Pap Screening of HIV+ Men Reveals Half Have Abnormal Cells
than 80% of HIV positive men agreed to undergo Pap screening
for anal cancer, demonstrating its feasibility, and 53%
showed signs of potentially pre-cancerous abnormal cell
cancer remains a concern for people with HIV
despite the advent of effective combination antiretroviral
therapy (ART), which has reduced
rates of AIDS-defining cancers.
by high-risk types of human papillomavirus (HPV), anal cancer
is not considered an AIDS-related cancer (as is cervical cancer
caused by the same HPV types). However, it is more common
among HIV positive compared with HIV negative people, and
studies indicate that the risk rises with declining immune
Pap smears -- a test that examines a small sample of cells
for abnormal growth that could progress to cancer -- is not
currently part of the standard of care for people with HIV,
but a growing number of experts think it should be. By detecting
cell abnormalities at an early, more treatable stage, expanded
anal Pap screening could reduce anal cancer deaths, much as
widespread cervical screening has done for cervical cancer
the present study, published in the March
31, 2011, issue of AIDS Patient Care and STDs,
Isabella Rosa-Cunha from the University of Miami and colleagues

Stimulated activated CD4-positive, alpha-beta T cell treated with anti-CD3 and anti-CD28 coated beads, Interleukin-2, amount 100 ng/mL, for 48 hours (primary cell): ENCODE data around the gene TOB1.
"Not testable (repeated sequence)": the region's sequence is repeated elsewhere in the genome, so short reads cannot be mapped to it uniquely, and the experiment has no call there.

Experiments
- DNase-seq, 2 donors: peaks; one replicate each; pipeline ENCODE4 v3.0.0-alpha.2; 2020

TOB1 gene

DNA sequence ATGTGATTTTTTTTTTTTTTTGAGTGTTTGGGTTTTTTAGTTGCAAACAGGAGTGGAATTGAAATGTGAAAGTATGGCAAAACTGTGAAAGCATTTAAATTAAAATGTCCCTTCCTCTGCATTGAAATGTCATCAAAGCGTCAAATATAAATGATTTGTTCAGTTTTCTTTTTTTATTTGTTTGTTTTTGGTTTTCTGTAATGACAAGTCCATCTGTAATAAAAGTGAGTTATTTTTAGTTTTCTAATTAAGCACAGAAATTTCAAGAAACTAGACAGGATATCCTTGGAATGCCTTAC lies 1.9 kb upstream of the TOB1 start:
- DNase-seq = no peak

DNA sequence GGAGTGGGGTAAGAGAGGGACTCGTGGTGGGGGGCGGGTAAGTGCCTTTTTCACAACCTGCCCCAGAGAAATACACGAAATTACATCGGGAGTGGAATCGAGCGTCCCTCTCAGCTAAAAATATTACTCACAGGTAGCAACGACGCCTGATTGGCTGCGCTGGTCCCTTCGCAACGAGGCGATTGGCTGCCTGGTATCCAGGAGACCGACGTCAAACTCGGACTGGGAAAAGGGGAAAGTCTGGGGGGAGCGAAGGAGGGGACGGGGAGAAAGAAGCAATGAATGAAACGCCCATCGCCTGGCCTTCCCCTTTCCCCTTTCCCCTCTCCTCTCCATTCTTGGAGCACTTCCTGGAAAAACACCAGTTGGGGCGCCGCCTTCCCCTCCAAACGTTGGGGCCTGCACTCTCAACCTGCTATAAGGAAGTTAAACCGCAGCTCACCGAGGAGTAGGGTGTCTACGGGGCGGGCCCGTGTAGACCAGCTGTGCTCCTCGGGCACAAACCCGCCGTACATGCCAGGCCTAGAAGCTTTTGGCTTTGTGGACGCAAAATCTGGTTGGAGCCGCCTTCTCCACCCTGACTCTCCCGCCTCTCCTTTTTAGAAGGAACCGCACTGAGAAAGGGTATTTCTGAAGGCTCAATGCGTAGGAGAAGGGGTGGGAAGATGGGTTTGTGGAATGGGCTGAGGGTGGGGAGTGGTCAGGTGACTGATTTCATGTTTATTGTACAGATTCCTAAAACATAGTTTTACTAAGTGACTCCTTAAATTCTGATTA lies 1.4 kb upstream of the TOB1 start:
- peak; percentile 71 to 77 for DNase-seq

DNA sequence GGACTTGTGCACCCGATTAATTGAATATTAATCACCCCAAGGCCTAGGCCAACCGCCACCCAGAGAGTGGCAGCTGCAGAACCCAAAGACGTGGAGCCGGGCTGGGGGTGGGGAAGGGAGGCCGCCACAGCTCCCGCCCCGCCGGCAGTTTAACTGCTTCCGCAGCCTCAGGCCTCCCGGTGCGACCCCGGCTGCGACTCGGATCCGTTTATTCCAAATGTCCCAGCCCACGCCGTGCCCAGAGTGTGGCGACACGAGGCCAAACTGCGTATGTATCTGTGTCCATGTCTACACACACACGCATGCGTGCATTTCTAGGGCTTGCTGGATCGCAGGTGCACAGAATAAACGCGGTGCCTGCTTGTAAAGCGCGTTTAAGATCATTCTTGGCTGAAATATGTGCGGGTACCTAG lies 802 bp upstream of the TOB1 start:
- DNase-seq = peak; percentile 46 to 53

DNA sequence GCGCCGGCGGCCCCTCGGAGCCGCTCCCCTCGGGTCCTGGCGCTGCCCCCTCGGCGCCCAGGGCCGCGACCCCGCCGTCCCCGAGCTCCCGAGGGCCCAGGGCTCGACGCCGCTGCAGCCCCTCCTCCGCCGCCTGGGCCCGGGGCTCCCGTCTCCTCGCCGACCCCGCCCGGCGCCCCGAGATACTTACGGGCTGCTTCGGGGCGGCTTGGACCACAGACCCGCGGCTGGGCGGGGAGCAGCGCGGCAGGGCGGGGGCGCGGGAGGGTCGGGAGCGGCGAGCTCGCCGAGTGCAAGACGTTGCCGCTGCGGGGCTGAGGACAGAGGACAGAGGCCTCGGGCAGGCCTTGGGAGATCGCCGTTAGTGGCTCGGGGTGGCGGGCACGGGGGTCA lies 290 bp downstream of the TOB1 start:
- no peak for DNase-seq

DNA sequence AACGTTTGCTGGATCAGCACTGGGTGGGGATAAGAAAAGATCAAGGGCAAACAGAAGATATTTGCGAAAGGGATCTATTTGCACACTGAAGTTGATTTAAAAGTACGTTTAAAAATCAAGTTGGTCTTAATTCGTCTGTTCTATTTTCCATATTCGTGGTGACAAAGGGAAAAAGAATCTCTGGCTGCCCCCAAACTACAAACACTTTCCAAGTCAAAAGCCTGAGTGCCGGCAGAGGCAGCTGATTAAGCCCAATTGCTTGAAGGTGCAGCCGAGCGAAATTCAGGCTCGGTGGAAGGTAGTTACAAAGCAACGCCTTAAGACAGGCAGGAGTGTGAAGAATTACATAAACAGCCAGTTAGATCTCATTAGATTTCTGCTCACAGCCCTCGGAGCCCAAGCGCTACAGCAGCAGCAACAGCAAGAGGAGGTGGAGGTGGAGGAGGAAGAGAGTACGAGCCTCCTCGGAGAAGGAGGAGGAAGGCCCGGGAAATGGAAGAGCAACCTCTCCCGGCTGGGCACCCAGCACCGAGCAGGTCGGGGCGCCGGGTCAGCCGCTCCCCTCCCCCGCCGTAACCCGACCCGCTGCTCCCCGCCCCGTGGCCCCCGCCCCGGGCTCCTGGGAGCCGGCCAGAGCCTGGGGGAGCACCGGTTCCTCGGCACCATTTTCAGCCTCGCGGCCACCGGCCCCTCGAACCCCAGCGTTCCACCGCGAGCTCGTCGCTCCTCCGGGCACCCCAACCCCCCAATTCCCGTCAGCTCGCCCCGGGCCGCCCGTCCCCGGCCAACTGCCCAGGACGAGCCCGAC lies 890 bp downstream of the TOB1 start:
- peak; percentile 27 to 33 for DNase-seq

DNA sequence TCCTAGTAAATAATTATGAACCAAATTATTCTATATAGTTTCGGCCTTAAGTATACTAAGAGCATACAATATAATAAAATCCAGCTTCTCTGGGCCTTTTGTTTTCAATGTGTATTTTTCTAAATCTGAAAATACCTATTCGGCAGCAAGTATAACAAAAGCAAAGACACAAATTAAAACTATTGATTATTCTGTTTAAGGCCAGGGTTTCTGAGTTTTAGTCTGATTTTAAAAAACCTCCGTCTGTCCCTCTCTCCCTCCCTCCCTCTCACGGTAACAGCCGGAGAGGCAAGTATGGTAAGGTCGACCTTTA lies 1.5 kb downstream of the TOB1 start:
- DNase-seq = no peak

assessed the acceptability and feasibility of screening for
anal intraepithelial neoplasia (AIN), or abnormal tissue growth
that can progress to cancer. They also looked at the relationship
between presence of anal neoplasia and history of receptive
anal intercourse, which is commonly considered a risk factor
for anal cancer in both men and women.
February and July 2006, the researchers asked 160 HIV positive
adults attending routine visits at a Veteran's Affairs HIV
clinic in Miami if they would be willing to undergo anal Pap
testing. Eligible participants had no prior history of anal
cancer and had not received anal screening before. If Pap
tests were positive, participants received follow-up high-resolution
anoscopy (viewing the anus with a lighted magnifying instrument)
and tissue biopsies; those with abnormal findings were offered
patients (82%) agreed to participate in the study and
undergo anal Pap smears.
were men, 52% were black, 33% were white, 14% were Hispanic,
and the median age was 49 years (range 29 to 80 years).
men had well-controlled HIV disease overall, with more
than 75% on ART and a median CD4 T-cell count of about
regard to sexual history, about 40% reported having had
anal intercourse, nearly one-third reported 4 or more
sexual partners during the past year, and about half had
a history of other sexually transmitted diseases.
men (75%) had anal cytology samples adequate for analysis.
this subset, 53% had abnormal Pap test results:
with atypical squamous cells of undetermined significance
with low-grade squamous intraepithelial lesion (mild
dysplasia or potentially pre-cancerous abnormalities);
with high-grade squamous intraepithelial lesion
(more serious neoplasia or possible malignancy).
participants who subsequently underwent anoscopy with
biopsy, 55% were found to have high-grade AIN, including
2 cases of anal carcinoma in situ (localized cancer).
CD4 cell count was the only significant predictor of abnormal